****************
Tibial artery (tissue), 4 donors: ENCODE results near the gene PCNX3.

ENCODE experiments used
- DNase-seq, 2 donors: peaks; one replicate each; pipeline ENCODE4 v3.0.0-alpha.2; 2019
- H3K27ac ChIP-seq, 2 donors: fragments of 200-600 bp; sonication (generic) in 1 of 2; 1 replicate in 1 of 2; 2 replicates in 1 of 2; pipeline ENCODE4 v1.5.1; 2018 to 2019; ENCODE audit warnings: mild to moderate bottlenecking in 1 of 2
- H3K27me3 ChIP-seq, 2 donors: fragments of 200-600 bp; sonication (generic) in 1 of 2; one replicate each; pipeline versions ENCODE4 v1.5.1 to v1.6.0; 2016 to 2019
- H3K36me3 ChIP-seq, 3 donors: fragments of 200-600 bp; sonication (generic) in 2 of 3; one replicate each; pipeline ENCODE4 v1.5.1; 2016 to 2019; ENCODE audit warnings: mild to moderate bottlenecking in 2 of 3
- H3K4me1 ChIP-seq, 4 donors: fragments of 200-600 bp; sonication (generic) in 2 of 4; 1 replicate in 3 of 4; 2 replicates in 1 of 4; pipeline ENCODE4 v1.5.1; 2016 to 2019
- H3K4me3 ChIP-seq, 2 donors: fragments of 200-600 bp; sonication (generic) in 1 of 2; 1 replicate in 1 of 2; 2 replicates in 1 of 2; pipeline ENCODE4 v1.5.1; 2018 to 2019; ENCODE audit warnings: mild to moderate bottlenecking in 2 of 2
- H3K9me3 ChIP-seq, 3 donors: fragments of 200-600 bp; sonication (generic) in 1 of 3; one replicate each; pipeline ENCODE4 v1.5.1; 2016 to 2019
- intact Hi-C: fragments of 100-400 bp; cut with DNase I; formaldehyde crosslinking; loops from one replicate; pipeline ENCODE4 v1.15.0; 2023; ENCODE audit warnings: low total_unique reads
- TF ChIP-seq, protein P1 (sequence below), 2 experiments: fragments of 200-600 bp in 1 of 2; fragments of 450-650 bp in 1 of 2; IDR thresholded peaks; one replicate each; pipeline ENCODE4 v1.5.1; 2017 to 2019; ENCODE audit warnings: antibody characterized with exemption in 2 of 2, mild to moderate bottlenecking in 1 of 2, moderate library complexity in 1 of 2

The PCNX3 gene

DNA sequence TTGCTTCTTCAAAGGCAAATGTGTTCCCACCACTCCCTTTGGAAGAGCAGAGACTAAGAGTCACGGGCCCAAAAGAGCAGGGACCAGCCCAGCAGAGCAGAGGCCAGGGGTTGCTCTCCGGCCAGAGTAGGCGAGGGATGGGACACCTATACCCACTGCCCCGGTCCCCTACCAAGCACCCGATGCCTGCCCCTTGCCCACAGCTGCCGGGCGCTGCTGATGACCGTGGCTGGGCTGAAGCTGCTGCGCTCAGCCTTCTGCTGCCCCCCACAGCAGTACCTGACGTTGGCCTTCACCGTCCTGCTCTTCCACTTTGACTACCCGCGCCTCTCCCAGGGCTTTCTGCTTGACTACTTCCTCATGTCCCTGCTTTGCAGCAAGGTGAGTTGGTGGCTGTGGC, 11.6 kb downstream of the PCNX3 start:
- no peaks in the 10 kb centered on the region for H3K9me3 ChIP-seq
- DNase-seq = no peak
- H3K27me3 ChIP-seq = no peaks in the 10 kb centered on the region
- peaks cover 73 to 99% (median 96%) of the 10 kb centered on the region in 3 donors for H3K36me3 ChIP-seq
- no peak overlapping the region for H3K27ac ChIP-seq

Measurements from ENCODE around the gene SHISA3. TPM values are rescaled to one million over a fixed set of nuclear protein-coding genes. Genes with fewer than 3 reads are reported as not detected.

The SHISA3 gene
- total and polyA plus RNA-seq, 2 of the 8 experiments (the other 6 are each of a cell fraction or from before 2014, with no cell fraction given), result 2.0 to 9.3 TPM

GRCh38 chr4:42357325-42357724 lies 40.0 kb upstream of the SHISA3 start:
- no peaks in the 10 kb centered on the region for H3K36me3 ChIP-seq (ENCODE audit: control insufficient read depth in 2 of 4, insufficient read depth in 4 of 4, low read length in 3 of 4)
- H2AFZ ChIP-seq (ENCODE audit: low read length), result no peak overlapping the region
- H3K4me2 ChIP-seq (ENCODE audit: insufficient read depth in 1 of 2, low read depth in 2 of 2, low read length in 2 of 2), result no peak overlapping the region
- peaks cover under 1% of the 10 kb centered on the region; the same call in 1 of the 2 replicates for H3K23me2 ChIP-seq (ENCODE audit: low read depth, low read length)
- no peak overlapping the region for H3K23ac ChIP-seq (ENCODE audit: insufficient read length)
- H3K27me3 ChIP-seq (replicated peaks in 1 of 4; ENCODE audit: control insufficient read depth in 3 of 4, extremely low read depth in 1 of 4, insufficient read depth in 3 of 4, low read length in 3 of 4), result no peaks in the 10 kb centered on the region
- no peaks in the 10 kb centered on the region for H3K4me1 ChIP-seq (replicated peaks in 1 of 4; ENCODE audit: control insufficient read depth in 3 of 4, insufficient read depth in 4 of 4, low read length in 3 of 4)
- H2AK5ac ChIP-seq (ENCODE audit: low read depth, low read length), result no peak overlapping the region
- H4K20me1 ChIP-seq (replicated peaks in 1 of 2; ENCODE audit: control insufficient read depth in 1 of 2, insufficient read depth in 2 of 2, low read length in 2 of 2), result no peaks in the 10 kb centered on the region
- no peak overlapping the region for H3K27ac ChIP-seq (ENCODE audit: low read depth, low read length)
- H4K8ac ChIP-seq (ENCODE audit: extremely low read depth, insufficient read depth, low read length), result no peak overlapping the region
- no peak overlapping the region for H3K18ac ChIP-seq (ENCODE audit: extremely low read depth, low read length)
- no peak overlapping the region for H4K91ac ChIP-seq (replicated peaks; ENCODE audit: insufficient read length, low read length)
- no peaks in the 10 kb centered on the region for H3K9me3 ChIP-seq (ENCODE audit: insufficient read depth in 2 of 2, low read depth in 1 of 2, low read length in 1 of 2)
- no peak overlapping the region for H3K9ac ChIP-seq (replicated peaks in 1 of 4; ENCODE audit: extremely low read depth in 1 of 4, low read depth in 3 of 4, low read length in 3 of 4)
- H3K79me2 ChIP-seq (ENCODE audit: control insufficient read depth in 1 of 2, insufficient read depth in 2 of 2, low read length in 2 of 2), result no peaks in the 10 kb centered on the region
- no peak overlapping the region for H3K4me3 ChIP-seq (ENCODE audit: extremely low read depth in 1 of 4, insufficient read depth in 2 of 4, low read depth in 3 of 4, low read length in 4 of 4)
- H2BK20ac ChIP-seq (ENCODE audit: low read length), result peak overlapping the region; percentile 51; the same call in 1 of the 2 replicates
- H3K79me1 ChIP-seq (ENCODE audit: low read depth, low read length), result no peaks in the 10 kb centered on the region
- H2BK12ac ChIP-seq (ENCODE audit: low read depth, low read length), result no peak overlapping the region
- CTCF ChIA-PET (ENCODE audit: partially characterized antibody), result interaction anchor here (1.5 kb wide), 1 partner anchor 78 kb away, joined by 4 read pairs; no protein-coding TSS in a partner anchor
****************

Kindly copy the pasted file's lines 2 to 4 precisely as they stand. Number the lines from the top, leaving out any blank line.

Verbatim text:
ENCODE experiments used
- DNase-seq, 2 donors: peaks; one replicate each; pipeline ENCODE4 v3.0.0-alpha.2; 2019
- H3K27ac ChIP-seq, 2 donors: fragments of 200-600 bp; sonication (generic) in 1 of 2; 1 replicate in 1 of 2; 2 replicates in 1 of 2; pipeline ENCODE4 v1.5.1; 2018 to 2019; ENCODE audit warnings: mild to moderate bottlenecking in 1 of 2